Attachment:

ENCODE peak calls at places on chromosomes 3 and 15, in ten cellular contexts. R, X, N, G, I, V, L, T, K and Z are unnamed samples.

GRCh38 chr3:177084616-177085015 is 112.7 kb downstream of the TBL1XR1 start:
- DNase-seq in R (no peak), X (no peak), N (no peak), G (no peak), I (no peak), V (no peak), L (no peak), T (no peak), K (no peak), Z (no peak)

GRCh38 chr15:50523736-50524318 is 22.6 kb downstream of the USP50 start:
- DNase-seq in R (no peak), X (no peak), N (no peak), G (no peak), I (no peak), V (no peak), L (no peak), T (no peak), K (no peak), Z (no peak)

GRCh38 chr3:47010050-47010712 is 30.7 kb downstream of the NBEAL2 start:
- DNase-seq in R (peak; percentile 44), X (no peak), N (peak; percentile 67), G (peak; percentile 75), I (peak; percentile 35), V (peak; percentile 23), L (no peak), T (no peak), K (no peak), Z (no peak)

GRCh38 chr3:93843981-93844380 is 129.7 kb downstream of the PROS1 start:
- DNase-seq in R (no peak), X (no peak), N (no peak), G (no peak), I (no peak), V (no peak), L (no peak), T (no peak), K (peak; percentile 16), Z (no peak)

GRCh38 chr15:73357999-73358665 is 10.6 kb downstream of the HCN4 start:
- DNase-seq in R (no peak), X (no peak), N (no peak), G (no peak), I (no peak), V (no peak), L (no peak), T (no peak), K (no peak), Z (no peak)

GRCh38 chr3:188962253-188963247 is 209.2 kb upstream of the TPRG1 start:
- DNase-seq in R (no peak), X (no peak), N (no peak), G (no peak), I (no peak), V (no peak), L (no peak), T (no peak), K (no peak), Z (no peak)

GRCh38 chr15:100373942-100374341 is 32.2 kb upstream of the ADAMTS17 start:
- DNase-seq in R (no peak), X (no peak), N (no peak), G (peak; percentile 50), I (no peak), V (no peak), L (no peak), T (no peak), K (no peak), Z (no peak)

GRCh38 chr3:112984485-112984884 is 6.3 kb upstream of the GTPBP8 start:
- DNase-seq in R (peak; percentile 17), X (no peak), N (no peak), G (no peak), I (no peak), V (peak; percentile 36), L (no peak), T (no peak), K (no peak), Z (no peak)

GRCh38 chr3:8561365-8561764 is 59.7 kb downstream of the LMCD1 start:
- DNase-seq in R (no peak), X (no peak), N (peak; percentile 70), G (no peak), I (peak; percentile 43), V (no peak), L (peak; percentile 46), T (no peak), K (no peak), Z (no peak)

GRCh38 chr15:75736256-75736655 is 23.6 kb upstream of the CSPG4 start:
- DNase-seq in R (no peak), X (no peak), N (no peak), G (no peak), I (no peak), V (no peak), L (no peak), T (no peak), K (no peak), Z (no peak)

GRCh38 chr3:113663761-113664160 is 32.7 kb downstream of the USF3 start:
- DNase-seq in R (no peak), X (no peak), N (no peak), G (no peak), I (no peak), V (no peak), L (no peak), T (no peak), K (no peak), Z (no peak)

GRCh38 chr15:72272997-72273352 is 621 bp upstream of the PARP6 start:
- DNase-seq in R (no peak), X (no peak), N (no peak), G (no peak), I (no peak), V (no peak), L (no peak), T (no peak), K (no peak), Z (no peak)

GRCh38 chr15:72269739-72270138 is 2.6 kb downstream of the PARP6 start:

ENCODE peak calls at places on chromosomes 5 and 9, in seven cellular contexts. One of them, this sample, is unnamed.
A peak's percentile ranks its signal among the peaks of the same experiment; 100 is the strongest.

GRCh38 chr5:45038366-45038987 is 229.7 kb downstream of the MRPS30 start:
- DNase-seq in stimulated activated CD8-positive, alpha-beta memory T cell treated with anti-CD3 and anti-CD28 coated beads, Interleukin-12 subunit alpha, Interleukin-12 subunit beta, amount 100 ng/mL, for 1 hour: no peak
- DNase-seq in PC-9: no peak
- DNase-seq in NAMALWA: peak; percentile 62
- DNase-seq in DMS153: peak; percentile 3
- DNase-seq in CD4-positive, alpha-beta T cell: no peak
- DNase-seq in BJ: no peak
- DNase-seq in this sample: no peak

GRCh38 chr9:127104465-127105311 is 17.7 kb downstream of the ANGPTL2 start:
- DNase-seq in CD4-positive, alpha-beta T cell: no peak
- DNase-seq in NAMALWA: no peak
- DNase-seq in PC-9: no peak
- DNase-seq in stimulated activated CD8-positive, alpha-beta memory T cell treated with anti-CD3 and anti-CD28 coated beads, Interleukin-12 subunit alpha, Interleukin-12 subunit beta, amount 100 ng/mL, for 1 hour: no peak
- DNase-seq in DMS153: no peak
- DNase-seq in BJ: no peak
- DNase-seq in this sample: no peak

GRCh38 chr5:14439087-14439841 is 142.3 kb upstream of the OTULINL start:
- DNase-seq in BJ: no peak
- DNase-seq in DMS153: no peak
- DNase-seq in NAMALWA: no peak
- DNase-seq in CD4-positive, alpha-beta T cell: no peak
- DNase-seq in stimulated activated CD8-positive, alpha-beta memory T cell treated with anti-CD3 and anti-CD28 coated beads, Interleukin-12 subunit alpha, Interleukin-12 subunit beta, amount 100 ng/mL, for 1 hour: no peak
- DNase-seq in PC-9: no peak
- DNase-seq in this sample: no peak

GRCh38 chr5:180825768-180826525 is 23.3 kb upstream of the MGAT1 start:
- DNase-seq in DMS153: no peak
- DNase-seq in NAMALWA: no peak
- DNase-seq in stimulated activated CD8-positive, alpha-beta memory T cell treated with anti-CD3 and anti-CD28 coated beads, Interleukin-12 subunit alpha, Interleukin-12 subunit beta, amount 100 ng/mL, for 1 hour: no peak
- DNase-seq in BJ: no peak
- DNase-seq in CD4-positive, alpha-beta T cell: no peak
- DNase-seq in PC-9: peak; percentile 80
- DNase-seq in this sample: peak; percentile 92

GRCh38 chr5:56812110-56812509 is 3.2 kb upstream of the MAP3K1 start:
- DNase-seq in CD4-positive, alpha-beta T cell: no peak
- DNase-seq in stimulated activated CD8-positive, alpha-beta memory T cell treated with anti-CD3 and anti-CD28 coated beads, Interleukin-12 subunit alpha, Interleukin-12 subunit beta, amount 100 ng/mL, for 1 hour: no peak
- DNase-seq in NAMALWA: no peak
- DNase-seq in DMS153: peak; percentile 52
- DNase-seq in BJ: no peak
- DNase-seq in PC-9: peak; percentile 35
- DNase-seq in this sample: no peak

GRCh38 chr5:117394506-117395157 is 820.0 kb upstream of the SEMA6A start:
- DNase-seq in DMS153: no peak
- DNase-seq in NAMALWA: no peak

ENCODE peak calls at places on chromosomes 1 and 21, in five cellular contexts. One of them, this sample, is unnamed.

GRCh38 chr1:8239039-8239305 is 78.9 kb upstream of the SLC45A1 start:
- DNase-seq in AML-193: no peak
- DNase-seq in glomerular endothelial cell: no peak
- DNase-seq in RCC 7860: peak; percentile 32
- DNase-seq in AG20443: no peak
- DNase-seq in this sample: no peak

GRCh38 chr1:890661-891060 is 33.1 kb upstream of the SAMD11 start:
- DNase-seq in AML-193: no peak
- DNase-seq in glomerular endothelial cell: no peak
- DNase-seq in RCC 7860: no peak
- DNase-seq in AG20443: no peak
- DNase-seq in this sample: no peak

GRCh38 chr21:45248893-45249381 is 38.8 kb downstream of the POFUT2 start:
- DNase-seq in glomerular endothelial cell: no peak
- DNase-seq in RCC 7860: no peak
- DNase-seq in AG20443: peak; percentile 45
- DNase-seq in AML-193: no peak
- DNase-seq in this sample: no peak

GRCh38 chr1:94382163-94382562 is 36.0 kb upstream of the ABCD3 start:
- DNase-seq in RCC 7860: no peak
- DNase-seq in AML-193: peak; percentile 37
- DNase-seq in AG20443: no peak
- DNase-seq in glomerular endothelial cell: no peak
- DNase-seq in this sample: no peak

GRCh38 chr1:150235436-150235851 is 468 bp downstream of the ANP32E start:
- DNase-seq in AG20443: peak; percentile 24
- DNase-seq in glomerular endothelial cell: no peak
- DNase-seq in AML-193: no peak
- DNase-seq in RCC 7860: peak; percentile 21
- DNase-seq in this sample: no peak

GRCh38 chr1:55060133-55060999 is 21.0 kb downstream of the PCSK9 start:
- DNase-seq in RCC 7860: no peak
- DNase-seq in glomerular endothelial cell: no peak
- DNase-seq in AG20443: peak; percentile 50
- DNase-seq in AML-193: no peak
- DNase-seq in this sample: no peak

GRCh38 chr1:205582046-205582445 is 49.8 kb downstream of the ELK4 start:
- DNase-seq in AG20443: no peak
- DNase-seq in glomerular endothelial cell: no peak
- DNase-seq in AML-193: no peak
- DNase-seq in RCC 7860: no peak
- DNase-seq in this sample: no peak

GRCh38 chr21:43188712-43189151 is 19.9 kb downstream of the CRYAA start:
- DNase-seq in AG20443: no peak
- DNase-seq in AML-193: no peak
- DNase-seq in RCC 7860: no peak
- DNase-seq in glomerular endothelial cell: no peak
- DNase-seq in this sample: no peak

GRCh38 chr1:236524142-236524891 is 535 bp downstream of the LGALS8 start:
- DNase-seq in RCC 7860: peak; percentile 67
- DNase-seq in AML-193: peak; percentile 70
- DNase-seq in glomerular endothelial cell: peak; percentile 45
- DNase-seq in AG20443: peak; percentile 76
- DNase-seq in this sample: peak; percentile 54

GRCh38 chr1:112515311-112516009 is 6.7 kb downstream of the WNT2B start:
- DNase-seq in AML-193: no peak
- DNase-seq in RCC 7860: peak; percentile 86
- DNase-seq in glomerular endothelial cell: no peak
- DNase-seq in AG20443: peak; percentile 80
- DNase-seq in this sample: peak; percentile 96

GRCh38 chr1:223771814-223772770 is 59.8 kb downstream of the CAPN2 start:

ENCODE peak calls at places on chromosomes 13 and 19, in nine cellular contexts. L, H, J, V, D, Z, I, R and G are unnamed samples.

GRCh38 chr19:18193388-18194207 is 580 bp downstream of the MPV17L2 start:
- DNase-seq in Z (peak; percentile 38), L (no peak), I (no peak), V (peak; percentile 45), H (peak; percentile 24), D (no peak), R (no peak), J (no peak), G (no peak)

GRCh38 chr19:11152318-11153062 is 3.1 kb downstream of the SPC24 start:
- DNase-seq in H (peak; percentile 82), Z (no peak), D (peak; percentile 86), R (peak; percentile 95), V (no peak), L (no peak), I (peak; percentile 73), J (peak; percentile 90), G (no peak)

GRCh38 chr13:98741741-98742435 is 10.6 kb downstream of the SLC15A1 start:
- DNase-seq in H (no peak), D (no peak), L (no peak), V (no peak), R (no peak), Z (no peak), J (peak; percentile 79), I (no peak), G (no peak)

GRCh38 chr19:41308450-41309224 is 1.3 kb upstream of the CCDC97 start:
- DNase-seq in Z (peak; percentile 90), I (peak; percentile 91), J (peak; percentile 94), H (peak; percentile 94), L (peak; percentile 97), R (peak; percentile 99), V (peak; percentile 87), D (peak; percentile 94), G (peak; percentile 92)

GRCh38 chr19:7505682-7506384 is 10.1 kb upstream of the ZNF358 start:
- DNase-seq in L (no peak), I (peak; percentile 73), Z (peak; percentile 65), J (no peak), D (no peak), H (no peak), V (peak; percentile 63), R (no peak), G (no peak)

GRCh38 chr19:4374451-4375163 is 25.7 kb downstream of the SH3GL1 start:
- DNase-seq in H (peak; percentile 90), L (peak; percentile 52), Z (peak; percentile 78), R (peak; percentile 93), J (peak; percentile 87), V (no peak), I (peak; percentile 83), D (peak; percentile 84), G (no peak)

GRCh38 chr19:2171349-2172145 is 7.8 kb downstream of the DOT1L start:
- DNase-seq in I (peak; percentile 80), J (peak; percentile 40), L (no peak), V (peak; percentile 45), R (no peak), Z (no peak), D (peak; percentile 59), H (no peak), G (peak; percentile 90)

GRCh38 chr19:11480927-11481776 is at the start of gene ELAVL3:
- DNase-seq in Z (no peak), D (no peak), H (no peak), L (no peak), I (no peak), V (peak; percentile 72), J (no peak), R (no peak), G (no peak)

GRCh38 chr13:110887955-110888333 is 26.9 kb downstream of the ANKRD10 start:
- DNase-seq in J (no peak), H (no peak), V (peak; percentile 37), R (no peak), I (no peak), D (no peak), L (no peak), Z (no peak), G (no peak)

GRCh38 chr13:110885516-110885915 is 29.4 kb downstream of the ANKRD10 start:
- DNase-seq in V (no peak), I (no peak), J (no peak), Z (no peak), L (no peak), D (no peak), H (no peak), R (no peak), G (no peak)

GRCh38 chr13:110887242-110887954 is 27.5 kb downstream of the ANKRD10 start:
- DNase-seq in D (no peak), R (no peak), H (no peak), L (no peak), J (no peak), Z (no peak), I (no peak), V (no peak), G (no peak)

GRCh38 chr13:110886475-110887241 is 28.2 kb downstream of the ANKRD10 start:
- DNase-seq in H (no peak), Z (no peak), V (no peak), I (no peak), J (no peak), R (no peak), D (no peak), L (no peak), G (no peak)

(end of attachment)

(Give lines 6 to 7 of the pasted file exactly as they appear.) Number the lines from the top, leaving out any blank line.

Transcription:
GRCh38 chr3:47010050-47010712 is 30.7 kb downstream of the NBEAL2 start:
- DNase-seq in R (peak; percentile 44), X (no peak), N (peak; percentile 67), G (peak; percentile 75), I (peak; percentile 35), V (peak; percentile 23), L (no peak), T (no peak), K (no peak), Z (no peak)